Staff allergen training is key

Manage the law change with staff allergen training recently published an article on how restaurants have changed their policies since the law change in December 2014. The article quotes the Head of Marketing of Pho, which has made most of its menu gluten free, as explaining that the key to handling allergies is staff training and communication with customers.

14 EU Allergens
The 14 EU Allergens

CCGs and prescriptions

Over the last few weeks the news wires have included the usual stories about CCGs and prescriptions. reports that cuts are required in Cornwall and one of the areas being considered is prescriptions for gluten free. The same is true of Lincolnshire This now seems to be happening all over and despite consistent arguments about the impact on the elderly and vulnerable it is snowballing.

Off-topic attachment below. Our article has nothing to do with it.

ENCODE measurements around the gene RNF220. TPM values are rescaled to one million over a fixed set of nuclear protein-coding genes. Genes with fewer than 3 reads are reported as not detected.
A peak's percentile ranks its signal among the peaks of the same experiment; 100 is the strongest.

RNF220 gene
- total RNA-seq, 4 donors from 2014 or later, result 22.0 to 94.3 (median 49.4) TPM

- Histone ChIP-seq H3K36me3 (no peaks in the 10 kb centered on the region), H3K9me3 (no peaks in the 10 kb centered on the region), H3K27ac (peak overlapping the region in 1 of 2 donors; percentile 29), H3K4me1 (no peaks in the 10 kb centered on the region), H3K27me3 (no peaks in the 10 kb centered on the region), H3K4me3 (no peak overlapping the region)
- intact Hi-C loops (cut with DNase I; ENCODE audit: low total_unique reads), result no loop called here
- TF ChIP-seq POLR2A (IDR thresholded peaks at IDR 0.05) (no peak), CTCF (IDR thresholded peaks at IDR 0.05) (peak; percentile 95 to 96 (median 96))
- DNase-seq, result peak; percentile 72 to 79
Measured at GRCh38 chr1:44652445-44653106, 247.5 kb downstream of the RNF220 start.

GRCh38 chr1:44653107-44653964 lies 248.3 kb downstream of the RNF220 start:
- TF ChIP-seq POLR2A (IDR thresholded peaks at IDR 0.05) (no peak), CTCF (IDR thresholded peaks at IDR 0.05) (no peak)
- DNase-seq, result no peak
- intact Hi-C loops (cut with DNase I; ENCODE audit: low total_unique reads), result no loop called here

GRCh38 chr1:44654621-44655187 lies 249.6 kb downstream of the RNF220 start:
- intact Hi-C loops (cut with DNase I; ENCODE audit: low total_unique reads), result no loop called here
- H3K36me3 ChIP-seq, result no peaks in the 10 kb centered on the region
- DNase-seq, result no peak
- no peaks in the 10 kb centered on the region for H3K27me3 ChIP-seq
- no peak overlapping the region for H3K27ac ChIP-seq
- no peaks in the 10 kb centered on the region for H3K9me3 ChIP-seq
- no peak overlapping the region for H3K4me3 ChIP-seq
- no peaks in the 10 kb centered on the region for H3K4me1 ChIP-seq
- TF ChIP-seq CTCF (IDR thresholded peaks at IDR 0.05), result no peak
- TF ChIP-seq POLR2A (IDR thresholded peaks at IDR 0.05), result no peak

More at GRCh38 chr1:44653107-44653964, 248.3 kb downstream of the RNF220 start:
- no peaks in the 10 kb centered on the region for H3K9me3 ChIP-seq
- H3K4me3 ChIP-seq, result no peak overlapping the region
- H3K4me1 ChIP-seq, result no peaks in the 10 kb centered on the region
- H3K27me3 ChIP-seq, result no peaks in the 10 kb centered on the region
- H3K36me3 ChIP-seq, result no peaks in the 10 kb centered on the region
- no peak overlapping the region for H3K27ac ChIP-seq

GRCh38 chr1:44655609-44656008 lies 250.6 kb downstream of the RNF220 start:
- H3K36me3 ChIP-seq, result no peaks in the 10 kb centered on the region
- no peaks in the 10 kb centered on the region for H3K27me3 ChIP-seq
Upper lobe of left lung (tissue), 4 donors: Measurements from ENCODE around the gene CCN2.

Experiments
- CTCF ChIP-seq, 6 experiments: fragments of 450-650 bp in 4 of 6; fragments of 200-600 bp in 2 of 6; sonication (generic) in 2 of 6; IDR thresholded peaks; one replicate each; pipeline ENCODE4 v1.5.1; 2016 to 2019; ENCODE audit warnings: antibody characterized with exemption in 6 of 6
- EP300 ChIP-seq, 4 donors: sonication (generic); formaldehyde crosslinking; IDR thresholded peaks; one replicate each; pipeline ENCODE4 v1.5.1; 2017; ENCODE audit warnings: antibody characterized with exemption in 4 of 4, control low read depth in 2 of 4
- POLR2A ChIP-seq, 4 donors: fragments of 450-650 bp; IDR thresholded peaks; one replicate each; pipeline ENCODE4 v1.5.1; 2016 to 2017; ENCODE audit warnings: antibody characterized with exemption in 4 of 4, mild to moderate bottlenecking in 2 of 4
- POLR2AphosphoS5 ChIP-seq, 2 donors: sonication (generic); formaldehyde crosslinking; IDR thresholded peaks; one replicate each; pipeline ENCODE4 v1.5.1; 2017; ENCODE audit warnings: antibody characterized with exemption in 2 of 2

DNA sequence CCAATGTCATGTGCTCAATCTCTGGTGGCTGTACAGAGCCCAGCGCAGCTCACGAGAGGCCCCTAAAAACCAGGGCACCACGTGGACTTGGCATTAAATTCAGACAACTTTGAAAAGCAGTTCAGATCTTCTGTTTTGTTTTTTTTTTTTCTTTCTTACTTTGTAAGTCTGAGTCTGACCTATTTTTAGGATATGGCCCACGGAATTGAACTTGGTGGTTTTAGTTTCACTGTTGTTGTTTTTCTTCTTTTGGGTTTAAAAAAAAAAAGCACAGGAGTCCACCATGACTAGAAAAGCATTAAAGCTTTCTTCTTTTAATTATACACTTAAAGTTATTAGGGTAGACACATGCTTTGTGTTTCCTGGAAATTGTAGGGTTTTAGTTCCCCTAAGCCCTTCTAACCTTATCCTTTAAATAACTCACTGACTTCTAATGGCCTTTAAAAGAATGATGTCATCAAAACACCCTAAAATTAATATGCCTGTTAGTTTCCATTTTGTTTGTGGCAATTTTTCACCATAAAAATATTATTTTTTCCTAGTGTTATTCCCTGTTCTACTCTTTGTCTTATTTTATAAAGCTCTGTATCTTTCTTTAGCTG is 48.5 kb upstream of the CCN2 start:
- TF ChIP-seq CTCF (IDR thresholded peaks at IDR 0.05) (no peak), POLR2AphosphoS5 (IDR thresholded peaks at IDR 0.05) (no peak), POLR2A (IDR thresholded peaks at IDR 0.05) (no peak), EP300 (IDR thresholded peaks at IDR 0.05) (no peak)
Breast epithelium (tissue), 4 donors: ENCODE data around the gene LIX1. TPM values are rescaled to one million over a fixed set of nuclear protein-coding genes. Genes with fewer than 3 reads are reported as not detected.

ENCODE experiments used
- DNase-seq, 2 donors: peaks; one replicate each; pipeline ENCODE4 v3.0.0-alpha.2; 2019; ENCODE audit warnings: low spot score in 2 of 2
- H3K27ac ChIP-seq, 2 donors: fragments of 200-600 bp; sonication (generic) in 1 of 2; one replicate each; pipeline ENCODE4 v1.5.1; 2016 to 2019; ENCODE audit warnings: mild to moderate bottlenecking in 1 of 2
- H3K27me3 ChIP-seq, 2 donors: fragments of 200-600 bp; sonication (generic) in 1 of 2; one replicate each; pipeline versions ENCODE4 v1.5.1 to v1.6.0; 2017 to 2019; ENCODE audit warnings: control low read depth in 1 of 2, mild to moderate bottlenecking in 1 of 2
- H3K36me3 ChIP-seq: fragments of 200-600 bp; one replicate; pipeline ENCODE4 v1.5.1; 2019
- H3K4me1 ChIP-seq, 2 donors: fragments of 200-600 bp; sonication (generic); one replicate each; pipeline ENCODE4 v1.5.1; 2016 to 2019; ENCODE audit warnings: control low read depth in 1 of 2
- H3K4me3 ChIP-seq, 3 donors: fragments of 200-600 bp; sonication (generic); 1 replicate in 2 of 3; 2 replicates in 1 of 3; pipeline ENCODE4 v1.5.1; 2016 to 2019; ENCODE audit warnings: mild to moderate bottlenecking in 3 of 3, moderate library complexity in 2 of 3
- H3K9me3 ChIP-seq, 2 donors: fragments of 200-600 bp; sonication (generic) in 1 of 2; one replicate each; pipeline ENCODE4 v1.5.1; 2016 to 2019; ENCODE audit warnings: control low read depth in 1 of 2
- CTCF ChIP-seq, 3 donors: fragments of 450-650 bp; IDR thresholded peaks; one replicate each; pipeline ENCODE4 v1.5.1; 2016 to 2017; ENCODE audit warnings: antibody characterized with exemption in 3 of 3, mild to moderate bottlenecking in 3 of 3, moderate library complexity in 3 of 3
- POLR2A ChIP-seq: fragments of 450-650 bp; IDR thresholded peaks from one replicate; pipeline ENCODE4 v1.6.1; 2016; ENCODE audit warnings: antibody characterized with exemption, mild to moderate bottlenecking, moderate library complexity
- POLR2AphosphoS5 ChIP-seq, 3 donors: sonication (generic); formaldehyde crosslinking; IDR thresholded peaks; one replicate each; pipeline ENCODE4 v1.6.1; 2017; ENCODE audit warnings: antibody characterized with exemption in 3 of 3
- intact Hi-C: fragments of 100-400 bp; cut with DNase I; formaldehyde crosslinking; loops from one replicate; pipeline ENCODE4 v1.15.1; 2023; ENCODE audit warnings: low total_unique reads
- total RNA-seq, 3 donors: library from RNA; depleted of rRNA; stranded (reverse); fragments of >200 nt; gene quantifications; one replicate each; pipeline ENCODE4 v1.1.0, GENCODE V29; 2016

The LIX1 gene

Whether the NHS is paying above the odds for prescription foods is also an issue, however my personal biggest concern is that because supermarkets wield so much power and only stock items for profit, what happens to the availability of staple gluten free items when the gluten free bubble bursts and they can no longer shift gluten free food as rapidly as they would like? This leads me nicely onto the next topic…..

Has the gluten free bubble burst?

Not according to John Shepherd quotes the market research firm, MarketsandMarkets, whose studies have shown that in 2015 the global market value of gluten free foods was US$4.63bn and that is set to almost double by 2020.

He also looks at the potential for growth in other markets and discusses whether France is the next major market for expansion. France is behind the UK, USA and Australia in terms of gluten free food and it is thought that the reason for that is because the focus of French cuisine is more traditional than other countries. However, that is slowly changing. I have mixed feelings about this. If the French do embrace gluten free, do you think with their love of food, they could make it healthier, fresher, with less salt and sugar and not accept some of the sub-standard products we do?